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Wall Street Journal: Emergency Room Season for Kids

injuries chart

With warmer temperatures come more injuries, from bumps to broken bones, for children adjusting to growth spurts
By SUMATHI REDDY

Spring is the season for broken bones, bruises, bumps and sprains.

With more children finally free to step outside after a winter cooped up indoors, more land in emergency rooms and urgent-care centers with injuries. Some are adjusting to new height and strength after growth spurts. Others become victims of reckless horseplay or unavoidable accidents.

Doctors say any risks are outweighed by the need for children to get plenty of exercise. Simple rules of thumb can help minimize potential injuries. They should remember proper footwear and protect their heads with helmets on scooters and bikes, for instance. They should also stay well-hydrated before and after playing.

Injuries start picking up in April, says Karin Sadow, regional medical director for PM Pediatrics’s 16 urgent-care offices in the New York metropolitan area. “School sports are in full swing and the bikes come out of the shed,” she says.

By June last year the injuries PM doctors treated were nearly double what they were in the winter. Though not all injuries take place outside, doctors largely attribute the increase to children being outside and more active. Most incidents occur with children between the ages of 8 and 13.

By June last year the injuries PM doctors treated were nearly double what they were in the winter. Though not all injuries take place outside, doctors largely attribute the increase to children being outside and more active. Most incidents occur with children between the ages of 8 and 13.

Just in the past few weeks the practices have seen a 10-year-old girl who fell off her scooter and sprained her wrist; a lacrosse player with a finger fracture; a runner with a stress fracture; a 21-month-old with a tibia fracture after going down a slide with her aunt; a 5-year-old who fell off the monkey bars and suffered a grade-two supracondylar, or elbow fracture; a baseball player with a mild concussion; and a child bruised on a tire swing mishap, among others.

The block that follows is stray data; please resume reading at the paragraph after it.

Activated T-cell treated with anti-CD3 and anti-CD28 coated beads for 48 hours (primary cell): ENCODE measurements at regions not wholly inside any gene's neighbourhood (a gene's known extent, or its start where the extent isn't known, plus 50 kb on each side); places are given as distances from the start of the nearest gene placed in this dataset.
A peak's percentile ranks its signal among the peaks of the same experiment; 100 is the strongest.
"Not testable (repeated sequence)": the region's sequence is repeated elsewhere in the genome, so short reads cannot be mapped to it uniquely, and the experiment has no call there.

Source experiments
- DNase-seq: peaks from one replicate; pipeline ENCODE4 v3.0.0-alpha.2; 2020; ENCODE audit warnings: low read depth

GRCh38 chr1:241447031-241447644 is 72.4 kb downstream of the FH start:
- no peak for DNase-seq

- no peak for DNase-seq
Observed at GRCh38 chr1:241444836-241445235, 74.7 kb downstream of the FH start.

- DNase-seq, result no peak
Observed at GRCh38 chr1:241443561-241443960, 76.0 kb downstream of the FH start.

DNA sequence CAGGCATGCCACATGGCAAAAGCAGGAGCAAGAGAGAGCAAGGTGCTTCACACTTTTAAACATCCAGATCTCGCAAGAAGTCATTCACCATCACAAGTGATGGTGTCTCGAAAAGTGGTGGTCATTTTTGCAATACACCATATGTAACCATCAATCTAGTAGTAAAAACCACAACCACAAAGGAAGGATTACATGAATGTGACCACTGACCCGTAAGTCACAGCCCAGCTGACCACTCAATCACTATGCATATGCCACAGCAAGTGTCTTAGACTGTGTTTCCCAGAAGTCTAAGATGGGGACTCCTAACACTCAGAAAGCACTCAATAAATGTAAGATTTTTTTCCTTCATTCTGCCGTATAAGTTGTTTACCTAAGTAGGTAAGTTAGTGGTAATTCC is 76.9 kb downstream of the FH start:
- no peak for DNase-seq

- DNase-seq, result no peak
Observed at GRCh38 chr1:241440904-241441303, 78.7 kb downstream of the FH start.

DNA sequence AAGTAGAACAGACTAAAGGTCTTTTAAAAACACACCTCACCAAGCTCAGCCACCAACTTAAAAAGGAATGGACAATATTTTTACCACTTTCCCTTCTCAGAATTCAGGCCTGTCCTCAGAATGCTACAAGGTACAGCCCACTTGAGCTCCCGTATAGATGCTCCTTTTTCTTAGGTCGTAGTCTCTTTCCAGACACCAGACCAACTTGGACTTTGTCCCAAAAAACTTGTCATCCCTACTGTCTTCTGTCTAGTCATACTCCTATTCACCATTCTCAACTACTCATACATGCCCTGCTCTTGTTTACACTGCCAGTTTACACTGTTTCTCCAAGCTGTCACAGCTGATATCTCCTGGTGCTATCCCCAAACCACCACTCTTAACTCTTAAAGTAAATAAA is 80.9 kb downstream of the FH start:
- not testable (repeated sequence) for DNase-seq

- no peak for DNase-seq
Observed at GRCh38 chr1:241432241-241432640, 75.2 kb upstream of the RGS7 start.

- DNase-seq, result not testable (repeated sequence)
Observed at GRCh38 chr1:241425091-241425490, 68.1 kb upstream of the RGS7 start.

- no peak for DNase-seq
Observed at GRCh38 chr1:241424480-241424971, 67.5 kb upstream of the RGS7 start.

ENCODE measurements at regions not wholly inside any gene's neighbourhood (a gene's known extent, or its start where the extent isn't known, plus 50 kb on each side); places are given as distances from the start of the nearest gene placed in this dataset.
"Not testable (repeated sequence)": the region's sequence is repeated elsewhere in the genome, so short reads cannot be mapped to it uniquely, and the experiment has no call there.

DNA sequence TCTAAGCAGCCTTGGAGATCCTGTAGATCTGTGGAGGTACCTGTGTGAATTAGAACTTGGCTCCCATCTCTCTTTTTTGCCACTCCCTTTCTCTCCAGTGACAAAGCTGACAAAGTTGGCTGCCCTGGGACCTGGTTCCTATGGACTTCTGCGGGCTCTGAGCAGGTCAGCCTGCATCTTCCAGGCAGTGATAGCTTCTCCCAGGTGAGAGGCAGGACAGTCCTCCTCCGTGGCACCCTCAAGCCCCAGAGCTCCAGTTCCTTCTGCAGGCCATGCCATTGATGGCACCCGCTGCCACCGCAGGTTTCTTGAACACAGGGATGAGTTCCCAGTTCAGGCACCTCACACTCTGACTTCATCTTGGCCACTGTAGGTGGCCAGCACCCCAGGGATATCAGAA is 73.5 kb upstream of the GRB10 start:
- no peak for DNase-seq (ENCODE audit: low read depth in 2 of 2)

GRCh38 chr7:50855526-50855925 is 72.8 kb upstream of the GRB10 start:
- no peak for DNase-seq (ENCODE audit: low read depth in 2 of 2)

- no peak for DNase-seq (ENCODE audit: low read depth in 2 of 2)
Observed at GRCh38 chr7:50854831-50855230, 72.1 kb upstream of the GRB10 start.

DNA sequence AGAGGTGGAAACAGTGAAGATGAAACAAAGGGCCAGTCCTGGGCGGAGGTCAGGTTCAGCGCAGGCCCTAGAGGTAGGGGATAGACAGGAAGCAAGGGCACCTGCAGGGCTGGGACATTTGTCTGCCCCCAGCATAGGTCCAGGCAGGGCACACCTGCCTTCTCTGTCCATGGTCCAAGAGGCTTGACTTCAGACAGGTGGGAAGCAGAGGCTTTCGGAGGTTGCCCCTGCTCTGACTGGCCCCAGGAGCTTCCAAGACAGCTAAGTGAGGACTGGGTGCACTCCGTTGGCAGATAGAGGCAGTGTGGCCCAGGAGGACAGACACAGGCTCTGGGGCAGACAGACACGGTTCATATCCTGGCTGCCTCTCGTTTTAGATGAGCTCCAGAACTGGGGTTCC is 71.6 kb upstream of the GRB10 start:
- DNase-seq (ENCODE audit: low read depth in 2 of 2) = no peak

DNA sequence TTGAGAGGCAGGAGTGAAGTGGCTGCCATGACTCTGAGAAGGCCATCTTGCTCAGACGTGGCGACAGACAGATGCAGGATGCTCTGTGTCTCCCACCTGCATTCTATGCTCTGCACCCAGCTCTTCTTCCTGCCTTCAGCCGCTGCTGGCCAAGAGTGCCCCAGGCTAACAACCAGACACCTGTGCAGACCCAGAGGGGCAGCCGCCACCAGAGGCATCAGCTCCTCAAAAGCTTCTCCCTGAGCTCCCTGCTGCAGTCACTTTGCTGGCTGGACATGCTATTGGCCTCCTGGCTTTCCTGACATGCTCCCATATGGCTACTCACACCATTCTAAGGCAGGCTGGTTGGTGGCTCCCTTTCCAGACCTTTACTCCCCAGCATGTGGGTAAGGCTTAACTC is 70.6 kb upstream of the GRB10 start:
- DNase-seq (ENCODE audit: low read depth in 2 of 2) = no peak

Ashleigh Mullins landed at a clinic last week. On Wednesday the 10-year-old was at the playground after school in Syosset, N.Y., playing with a Skip-It, a plastic hook that’s affixed to an ankle and spun around while skipping.

“She stepped on it and rolled her ankle, landing sideways,” says her mother, Laurie Mullins, who has two other children and lives in nearby Farmingdale.

Ms. Mullins brought her daughter to the PM Pediatrics in Syosset, where they determined she sprained her left ankle and put an air splint on it, which she had to wear for three to five days. Last summer Ashleigh suffered a growth plate fracture on her wrist after falling while Rollerblading.

“I have three kids, and over the years we’ve had fractured wrists and stuff like that, but nothing really serious,” Ms. Mullins says. “Finally the weather did get warmer and now everybody’s going outside and you do increase your chances of injury…or you’re doing something you haven’t done in a couple of months and you’re a little shaky.” Read more